While its website is largely inactive, it continues to share news articles sporadically, the most recent of which was posted in December 2020.

That article was written by Asa Winstanley, a British investigative journalist who works for Electronic Intifada. Winstanley was suspended from the British Labour Party in 2019 for spreading antisemitic rhetoric after saying that the Jewish Labour Movement was an “Israeli Embassy proxy,” and said that Jewish members of the Labour Party had “fabricated antisemitism.”

While use of the #Freepalestine tag may not be connected to either of these two movements, people will always associate it with them, given the origins of the phrase, and it will never really be separated from those movements and the related subtext in the minds of many.

“From the river to the sea”

The call for Palestine to be free “from the river to the sea,” like the phrase “free Palestine,” did not start as the popular chant that is shouted at pro-Palestinian protests today.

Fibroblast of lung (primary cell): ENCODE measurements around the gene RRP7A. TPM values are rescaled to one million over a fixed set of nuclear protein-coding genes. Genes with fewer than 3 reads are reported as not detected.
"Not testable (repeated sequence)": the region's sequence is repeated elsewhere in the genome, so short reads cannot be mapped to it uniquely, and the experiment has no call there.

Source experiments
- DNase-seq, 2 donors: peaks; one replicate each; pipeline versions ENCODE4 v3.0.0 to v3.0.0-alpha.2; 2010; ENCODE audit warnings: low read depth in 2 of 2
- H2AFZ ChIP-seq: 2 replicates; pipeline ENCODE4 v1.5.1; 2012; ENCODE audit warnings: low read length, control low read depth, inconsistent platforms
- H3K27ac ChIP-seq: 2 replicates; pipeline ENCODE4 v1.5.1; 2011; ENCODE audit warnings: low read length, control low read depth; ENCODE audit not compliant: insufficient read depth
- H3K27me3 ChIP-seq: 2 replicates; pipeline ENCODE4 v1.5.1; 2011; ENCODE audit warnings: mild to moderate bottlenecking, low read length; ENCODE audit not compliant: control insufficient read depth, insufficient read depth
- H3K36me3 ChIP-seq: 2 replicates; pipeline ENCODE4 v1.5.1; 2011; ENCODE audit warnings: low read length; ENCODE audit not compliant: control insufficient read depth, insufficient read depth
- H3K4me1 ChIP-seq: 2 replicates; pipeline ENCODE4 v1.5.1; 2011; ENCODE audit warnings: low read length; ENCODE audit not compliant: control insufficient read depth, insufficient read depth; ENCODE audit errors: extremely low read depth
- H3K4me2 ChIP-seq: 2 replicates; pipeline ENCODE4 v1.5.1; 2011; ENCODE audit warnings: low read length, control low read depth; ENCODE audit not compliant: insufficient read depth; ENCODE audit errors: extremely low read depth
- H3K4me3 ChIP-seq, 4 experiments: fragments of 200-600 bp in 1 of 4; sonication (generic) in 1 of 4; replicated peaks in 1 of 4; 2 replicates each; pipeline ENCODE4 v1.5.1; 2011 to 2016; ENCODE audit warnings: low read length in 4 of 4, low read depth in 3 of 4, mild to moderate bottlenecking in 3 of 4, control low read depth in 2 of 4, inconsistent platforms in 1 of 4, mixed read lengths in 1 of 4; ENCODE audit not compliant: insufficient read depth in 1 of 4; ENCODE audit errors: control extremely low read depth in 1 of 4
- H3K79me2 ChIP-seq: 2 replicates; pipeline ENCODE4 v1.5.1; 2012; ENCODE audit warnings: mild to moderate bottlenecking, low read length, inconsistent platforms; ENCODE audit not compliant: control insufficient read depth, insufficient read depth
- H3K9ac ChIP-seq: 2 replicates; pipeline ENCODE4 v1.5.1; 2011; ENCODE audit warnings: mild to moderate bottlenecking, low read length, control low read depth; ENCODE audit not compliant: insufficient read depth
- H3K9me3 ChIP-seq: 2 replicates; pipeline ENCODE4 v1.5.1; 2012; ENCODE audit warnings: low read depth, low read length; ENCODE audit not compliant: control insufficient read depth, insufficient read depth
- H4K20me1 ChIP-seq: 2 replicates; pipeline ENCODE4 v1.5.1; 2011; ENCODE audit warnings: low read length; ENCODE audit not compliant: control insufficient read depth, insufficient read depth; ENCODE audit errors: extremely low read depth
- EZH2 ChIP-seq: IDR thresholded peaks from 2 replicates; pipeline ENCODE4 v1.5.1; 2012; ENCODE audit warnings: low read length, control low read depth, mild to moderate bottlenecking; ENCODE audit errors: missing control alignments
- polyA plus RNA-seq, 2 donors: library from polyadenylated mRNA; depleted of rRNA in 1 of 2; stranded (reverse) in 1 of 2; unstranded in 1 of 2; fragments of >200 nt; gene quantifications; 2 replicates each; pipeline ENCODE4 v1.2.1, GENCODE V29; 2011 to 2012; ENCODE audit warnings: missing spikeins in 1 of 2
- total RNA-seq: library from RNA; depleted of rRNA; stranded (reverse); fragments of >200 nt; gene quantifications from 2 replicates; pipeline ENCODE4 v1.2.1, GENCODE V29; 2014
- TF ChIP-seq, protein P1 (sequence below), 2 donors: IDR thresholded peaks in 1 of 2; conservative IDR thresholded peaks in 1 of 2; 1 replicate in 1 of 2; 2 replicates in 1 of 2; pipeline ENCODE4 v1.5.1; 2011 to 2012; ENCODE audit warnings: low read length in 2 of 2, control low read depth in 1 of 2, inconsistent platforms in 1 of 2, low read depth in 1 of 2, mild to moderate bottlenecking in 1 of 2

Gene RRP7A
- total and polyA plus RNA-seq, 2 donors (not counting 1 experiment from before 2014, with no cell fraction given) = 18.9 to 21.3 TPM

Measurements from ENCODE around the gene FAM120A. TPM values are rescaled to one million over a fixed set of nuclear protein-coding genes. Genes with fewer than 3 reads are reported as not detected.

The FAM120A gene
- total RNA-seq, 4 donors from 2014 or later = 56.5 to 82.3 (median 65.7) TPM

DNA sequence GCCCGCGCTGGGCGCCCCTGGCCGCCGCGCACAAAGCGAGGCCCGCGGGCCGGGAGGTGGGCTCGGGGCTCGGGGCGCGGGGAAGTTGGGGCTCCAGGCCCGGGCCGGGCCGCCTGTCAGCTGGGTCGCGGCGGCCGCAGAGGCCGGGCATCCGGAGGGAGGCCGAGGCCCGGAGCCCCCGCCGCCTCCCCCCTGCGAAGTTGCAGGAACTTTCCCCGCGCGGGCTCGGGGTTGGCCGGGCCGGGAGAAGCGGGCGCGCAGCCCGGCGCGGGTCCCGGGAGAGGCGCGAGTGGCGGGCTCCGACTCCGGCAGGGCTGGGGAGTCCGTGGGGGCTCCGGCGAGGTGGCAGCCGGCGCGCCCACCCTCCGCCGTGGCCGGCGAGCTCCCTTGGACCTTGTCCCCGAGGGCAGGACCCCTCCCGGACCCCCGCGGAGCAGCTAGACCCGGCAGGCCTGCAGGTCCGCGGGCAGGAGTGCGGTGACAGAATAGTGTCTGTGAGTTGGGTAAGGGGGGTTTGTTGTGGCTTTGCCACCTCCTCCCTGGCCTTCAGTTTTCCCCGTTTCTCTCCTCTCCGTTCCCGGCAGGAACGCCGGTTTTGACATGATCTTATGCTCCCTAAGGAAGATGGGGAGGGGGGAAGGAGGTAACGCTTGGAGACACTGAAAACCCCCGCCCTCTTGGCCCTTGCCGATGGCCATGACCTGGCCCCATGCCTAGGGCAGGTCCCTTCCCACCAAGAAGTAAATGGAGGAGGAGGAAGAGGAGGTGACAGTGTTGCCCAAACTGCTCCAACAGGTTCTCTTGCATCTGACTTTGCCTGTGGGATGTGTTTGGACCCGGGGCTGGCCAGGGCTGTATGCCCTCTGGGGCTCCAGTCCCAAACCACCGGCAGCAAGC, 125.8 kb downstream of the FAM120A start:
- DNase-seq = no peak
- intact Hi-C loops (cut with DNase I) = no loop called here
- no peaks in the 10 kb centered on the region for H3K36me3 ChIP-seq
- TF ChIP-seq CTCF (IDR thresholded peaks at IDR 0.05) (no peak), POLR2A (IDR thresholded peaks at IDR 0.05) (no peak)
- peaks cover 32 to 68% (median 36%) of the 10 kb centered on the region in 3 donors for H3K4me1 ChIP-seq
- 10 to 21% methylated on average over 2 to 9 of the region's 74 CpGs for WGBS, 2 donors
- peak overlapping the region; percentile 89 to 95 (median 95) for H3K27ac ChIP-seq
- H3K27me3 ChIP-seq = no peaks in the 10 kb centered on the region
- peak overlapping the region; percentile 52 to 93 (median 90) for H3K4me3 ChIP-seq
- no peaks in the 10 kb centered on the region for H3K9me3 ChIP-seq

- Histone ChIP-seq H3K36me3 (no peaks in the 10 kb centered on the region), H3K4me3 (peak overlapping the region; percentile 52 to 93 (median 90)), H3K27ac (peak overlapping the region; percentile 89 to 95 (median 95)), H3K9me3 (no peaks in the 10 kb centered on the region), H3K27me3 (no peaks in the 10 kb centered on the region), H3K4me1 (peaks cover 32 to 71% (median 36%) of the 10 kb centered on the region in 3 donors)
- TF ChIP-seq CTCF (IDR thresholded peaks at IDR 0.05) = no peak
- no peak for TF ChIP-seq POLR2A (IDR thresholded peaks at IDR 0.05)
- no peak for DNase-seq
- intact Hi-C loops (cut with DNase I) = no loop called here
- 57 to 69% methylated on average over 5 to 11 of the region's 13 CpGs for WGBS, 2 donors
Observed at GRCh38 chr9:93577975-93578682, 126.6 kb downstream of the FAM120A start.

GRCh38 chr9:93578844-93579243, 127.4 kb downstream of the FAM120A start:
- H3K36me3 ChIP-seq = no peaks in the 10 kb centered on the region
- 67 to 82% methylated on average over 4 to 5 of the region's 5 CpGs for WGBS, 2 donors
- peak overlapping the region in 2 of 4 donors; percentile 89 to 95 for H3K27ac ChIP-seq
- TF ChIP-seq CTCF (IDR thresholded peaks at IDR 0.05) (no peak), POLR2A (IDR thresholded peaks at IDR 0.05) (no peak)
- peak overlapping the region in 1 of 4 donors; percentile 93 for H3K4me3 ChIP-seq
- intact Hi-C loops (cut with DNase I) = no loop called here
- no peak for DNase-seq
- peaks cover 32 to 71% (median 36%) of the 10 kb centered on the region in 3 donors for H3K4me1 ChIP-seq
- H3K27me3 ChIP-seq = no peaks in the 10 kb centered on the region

The slogan refers to the area between the Jordan River and the Mediterranean Sea – a region comprising the West Bank and Gaza and Israel.

Advocates of the slogan say it calls for freedom for all inhabitants of the area, and that rather than being a call for ethnically cleansing the land of Jews, it is a call for a one-state solution.

Critics say the slogan references the widespread sentiment among Palestinians that all the land is occupied and should be liberated by dismantling the Jewish state, according to Cnaan Liphshiz.

Hamas, an offshoot of the Muslim Brotherhood and the Palestinian faction that controls the Gaza Strip, first issued its charter known as the “Covenant of the Islamic Resistance Movement,” in 1988.

Hamas and its supporters believe that “from the river to the sea” is a call for the ethnic cleansing of Jews from the land. Because of this, many feel that this call is not compatible with a solution that grants Jews and Palestinians self-determination in the region but is a one-sided and violent call.